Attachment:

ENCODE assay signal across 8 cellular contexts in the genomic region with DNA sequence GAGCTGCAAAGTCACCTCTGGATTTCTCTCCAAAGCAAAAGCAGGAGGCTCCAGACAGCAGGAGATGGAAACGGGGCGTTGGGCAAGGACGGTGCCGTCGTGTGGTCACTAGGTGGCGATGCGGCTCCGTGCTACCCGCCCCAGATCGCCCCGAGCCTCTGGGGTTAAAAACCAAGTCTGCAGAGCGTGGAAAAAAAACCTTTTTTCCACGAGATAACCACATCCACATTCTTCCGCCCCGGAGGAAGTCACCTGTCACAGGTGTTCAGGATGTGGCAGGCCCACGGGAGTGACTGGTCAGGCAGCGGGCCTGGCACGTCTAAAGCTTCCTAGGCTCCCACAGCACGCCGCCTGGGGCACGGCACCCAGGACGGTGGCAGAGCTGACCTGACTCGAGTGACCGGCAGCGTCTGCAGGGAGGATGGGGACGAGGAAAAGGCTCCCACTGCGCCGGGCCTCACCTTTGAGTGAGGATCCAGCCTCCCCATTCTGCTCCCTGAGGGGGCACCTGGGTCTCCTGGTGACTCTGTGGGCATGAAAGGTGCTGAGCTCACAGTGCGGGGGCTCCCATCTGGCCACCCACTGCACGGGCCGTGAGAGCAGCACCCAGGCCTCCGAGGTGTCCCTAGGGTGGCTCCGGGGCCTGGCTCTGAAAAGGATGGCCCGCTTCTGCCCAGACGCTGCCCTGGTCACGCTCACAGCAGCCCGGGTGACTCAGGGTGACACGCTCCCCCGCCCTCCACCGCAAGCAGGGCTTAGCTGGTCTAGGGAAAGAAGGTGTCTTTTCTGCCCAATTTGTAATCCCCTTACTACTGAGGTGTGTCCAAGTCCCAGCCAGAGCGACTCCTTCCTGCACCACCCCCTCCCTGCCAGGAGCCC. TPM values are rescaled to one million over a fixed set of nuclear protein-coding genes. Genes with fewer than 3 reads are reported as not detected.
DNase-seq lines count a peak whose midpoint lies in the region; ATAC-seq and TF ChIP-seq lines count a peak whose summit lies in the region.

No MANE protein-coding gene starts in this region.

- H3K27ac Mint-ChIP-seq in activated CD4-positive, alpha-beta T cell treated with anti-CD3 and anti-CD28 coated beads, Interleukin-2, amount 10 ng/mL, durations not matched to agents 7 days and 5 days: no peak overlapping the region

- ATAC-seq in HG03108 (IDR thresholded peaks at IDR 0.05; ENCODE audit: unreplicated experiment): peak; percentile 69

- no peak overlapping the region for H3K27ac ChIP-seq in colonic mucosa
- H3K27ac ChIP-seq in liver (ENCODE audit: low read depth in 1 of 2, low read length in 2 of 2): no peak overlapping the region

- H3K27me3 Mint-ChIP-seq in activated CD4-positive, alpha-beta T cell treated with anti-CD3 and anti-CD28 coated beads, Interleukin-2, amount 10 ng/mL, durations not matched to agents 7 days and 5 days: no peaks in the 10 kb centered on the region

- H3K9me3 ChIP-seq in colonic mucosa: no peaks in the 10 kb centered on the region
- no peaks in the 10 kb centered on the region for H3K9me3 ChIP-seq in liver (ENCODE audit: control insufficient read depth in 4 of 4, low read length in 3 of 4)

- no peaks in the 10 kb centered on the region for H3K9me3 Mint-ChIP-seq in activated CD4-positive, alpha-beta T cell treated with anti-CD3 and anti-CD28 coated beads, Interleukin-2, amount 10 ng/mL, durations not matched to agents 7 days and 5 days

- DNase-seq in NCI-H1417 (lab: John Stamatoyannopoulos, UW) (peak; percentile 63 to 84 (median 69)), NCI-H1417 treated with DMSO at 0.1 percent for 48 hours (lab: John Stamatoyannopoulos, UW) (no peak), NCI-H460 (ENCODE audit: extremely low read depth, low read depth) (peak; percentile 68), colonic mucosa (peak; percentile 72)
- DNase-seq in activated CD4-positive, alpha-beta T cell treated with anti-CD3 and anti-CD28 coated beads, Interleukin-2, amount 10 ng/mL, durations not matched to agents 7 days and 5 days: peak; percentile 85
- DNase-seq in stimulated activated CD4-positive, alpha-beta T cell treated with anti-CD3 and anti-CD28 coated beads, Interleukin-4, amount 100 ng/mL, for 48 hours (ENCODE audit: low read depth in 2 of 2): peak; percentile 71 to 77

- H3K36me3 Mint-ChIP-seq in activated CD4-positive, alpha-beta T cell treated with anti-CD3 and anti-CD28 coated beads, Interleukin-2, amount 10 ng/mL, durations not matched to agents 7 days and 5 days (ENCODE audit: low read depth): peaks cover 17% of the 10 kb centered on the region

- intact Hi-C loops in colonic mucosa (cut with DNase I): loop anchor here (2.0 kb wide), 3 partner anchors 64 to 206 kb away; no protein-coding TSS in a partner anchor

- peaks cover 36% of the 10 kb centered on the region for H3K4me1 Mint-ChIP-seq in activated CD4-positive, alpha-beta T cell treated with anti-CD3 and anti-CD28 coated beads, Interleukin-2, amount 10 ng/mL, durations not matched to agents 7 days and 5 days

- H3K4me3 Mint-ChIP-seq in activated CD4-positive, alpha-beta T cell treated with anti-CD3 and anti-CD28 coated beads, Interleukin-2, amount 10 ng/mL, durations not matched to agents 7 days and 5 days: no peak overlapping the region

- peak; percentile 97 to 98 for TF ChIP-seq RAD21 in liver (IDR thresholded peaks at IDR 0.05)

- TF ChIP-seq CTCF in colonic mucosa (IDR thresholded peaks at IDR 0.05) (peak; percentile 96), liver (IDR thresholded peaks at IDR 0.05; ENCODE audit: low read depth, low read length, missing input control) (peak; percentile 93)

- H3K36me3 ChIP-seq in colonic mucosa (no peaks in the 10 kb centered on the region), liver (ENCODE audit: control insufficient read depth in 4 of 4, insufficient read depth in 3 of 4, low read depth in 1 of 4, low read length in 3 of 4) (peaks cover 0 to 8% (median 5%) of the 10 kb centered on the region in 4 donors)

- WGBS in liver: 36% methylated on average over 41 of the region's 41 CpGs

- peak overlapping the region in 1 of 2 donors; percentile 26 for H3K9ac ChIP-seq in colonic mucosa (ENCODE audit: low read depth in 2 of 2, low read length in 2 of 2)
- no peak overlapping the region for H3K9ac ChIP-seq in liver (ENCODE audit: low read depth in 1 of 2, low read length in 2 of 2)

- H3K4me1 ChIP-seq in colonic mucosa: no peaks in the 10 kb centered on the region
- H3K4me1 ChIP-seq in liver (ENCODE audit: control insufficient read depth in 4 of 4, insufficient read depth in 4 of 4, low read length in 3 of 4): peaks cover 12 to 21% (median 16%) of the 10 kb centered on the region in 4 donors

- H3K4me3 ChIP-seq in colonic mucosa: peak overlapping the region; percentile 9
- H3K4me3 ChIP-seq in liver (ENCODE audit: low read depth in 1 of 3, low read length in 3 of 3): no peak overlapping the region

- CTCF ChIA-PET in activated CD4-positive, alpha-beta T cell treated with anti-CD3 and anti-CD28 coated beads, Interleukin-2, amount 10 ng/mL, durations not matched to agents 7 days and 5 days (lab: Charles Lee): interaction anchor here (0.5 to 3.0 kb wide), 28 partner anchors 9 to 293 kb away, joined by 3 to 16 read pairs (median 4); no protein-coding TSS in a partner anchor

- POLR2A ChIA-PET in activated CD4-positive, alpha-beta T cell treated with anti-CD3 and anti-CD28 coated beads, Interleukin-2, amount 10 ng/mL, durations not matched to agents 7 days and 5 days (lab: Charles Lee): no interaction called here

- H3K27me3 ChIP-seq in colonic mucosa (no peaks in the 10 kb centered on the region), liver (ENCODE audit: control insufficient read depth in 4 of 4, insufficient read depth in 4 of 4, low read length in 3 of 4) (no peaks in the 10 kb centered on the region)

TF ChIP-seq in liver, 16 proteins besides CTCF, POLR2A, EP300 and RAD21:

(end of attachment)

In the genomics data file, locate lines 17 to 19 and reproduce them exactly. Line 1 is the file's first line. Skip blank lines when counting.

- peaks cover 36% of the 10 kb centered on the region for H3K4me1 Mint-ChIP-seq in activated CD4-positive, alpha-beta T cell treated with anti-CD3 and anti-CD28 coated beads, Interleukin-2, amount 10 ng/mL, durations not matched to agents 7 days and 5 days

- H3K4me3 Mint-ChIP-seq in activated CD4-positive, alpha-beta T cell treated with anti-CD3 and anti-CD28 coated beads, Interleukin-2, amount 10 ng/mL, durations not matched to agents 7 days and 5 days: no peak overlapping the region

- peak; percentile 97 to 98 for TF ChIP-seq RAD21 in liver (IDR thresholded peaks at IDR 0.05)